Sometimes meeting a set of requirements in one industry segment uncovers a similar need in another. That’s what recently happened with a family of Fluke power quality tools.
Many of our industrial customers who troubleshoot power quality problems are very familiar with the original Fluke 430 Series I Power Quality Analyzers for 50Hz and 60Hz applications. Over the years, those tools have proven indispensable for finding problems at the frequencies commonly found in commercial and industrial operations.
Photo courtesy of US Bureau of Labor Statistics
As the 430 Series gained popularity, we began to hear from customers who needed the same capabilities but for 400Hz applications. Most often these were customers who work on shipboard or commercial aircraft power systems where 400Hz is used either exclusively or in tandem with 50Hz and 60Hz systems. The size and weight restrictions on aircraft and ships drive the use of 400Hz equipment because the electrical distribution components are simply smaller and lighter than at lower frequencies. Understandably, being smaller and lighter is critical for things that fly and float.
At 400Hz, the types of power quality issues remain pretty much the same as with any standard three-phase power quality system - voltage drops or spikes, power interruptions, and harmonics, to name just a few. The challenge with 400Hz systems has been that the troubleshooting tools that were available were very costly and difficult to learn and use.
Budget-friendly 400Hz power quality troubleshooting
In response to customers’ requests for a 430 series equivalent for 400Hz applications, we developed the new Fluke 437 Series II Power Quality and Energy Analyzer. It is the third member of the new 430 Series II family and does all the things that the 50Hz and 60Hz models (434 Series II and 435 Series II) do and more. It adds 400Hz capabilities for mobile power applications used on shipboard and aviation systems. It also carries a much lower price point than other companies’ 400Hz offerings.
One application where the 437 II really shines is troubleshooting power quality problems - between ground power and aircraft - at the airport.
Shortly after a plane lands, the ground crew plugs in a large 400Hz power cable from the jetway convertor box into the belly of the plane. The input power from the airport is 60Hz, so it is converted to 400Hz output power to the plane. Once the 400Hz cable is attached to the plane the flight crew shuts down the engines and switches the aircraft from its internal generators to airport power. This practice saves fuel while maintaining a consistent cabin temperature, and recharging systems, as the plane is prepared for its next flight.
In a typical troubleshooting scenario, the aircraft pulls up to the gate and everything is functioning fine. Then, when the crew switches over to ground power suddenly something starts malfunctioning. Perhaps the lights go out or an alarm goes off. Those symptoms indicate a problem, but the question is whether it comes from airport power or from the aircraft’s systems.
Getting to the root of power problems
Obviously, power quality problems can potentially damage sophisticated avionic systems, so if a problem arises the pilot immediately calls airport maintenance for help. The ground maintenance crew can quickly grab a 437 II and proceed to the jetway to verify that both input and output power are within specifications.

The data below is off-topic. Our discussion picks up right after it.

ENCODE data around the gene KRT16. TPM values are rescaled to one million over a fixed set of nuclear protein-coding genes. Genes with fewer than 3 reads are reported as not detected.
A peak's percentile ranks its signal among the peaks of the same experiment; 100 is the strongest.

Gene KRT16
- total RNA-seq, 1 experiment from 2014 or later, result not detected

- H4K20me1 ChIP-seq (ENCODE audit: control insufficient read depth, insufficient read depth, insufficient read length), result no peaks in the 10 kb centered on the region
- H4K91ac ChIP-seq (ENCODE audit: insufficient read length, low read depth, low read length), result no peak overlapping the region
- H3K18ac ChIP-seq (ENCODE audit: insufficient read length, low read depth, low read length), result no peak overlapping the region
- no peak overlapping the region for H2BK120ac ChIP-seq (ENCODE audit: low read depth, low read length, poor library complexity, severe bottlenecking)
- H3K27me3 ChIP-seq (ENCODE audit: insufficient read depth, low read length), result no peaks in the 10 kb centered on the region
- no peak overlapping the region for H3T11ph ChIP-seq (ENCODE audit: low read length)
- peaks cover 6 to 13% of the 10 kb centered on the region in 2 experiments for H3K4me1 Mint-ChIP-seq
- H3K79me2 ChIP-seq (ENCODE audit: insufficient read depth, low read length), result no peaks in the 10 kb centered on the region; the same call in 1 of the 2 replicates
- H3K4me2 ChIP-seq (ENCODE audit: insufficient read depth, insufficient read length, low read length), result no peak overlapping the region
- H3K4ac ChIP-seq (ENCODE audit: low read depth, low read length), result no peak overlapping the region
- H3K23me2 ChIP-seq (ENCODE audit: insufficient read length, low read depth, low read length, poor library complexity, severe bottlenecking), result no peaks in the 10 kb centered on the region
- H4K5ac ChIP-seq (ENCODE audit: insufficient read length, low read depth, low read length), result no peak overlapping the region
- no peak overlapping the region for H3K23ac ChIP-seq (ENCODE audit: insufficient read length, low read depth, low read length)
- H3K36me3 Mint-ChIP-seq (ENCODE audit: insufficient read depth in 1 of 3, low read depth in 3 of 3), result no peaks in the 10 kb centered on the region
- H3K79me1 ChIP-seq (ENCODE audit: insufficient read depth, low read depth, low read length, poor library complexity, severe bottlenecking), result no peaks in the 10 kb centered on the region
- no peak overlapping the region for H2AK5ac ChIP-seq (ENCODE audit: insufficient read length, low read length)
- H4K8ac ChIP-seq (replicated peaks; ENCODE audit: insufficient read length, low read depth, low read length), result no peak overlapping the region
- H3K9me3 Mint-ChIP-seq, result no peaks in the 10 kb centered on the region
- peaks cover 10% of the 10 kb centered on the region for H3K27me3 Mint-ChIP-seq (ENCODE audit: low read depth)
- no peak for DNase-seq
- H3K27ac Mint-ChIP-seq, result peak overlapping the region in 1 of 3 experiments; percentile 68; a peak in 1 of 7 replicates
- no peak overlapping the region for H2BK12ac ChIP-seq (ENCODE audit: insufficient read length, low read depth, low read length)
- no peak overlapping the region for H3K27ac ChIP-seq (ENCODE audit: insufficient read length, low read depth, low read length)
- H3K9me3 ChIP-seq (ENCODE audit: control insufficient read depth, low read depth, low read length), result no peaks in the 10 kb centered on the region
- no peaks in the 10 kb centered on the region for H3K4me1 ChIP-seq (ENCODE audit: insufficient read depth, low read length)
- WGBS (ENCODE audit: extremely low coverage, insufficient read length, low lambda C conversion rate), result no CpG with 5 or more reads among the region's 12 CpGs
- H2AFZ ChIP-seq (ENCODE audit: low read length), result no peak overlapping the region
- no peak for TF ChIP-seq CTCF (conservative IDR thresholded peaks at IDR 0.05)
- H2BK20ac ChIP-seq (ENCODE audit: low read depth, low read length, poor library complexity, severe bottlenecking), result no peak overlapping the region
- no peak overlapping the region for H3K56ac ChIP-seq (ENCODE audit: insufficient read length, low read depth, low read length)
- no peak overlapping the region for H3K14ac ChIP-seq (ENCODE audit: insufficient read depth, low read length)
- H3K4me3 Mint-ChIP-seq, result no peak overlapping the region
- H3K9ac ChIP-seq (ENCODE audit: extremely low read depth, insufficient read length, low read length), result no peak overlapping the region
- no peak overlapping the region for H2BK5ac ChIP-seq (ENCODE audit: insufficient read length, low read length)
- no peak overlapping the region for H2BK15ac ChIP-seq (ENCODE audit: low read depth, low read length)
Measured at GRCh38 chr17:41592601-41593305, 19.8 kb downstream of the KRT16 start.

As they proceed with standard three-phase troubleshooting, the ground maintenance crew looks for disturbances such as high voltage, low voltage, interruptions, and problematic quality of the sine wave. If they find a problem with the input power, they continue to trace that back into the airport electrical infrastructure. If the testing at the jetway shows that the power from the airport is okay then the airport maintenance team creates a report and the troubleshooting responsibility moves to the airline or the airplane manufacturer.
Many airports have monitoring equipment embedded in the airport’s main electrical infrastructure at the switchgear level so the personnel can see those measurements at critical points. Where they don’t have visibility is at remote locations like the individual gates, so that’s where the portability, accuracy, and versatility of the 437 II come in very handy.
Moving beyond the gates
In addition to being used at airport gates and maintenance hangars, the 437 II appears in R&D and quality control applications within the entire supply chain of manufacturers who provide equipment for both the aircraft and the ground power distribution systems.
The 437 II provides every bit as critical troubleshooting capabilities for shipboard systems aboard military vessels and cruise ships. As with aircraft, shipboard applications have stringent weight and space restrictions. In both military vessels and cruise ships the main drive components are typically at 400Hz. But those vessels also have extensive 50Hz and 60Hz systems. All the sophisticated electronics in military vessels, including sonar, radar, and navigation systems, typically run at 50Hz or 60Hz. Likewise, in cruise ships the passenger spaces - cabins, restaurants, recreational areas - are mostly 50Hz or 60Hz. So rather than having to carry two power quality analyzers, the 437 II covers both low and high frequency ranges and meets the military standard MIL 1399.
Of course, if you deal mostly with 50Hz or 60Hz applications, remember the 434 II and 435 II offer both power quality and energy analysis functions so you can find power quality problems and calculate the cost of those problems.
To find out more about how the Fluke Series II Power Quality and Energy Analyzers cover all the frequencies: